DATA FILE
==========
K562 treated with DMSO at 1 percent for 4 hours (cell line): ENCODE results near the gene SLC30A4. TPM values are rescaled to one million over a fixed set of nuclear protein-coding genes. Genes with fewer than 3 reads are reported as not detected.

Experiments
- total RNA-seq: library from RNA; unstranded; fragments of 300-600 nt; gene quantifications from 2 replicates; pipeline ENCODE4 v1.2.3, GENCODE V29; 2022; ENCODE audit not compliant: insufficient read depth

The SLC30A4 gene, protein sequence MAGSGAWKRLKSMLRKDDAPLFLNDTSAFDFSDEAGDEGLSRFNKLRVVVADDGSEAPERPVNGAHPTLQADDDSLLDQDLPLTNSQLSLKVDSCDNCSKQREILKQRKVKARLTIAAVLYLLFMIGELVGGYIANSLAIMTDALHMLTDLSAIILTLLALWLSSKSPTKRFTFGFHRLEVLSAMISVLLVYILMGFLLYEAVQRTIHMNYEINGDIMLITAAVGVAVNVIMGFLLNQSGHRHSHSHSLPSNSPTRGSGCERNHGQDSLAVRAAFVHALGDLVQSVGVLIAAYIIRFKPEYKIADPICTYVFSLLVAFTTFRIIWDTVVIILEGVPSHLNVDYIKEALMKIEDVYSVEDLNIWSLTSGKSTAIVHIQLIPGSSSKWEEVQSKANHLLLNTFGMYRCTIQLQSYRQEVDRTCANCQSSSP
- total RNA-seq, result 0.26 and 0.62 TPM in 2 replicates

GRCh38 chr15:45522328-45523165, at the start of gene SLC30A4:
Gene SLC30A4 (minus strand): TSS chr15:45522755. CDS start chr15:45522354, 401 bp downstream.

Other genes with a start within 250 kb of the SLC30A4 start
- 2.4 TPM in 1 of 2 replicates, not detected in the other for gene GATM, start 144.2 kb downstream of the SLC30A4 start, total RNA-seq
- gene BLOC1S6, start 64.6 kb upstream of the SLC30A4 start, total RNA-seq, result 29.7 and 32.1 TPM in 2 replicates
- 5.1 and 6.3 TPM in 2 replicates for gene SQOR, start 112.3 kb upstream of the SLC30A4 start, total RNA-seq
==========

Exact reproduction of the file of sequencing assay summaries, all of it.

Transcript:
K562 treated with DMSO at 1 percent for 4 hours (cell line): ENCODE results near the gene SLC30A4. TPM values are rescaled to one million over a fixed set of nuclear protein-coding genes. Genes with fewer than 3 reads are reported as not detected.

Experiments
- total RNA-seq: library from RNA; unstranded; fragments of 300-600 nt; gene quantifications from 2 replicates; pipeline ENCODE4 v1.2.3, GENCODE V29; 2022; ENCODE audit not compliant: insufficient read depth

The SLC30A4 gene, protein sequence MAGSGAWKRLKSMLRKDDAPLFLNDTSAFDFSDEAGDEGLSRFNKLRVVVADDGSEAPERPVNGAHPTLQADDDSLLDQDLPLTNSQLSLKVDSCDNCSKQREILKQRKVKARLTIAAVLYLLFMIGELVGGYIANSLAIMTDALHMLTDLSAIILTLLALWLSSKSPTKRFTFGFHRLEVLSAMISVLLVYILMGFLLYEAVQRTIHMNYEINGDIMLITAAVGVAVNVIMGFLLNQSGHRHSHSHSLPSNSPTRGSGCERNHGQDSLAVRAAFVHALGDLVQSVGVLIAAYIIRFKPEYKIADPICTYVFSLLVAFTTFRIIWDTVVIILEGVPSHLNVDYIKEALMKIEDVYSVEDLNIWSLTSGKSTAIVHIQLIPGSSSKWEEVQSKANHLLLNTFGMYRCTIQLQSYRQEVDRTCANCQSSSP
- total RNA-seq, result 0.26 and 0.62 TPM in 2 replicates

GRCh38 chr15:45522328-45523165, at the start of gene SLC30A4:
Gene SLC30A4 (minus strand): TSS chr15:45522755. CDS start chr15:45522354, 401 bp downstream.

Other genes with a start within 250 kb of the SLC30A4 start
- 2.4 TPM in 1 of 2 replicates, not detected in the other for gene GATM, start 144.2 kb downstream of the SLC30A4 start, total RNA-seq
- gene BLOC1S6, start 64.6 kb upstream of the SLC30A4 start, total RNA-seq, result 29.7 and 32.1 TPM in 2 replicates
- 5.1 and 6.3 TPM in 2 replicates for gene SQOR, start 112.3 kb upstream of the SLC30A4 start, total RNA-seq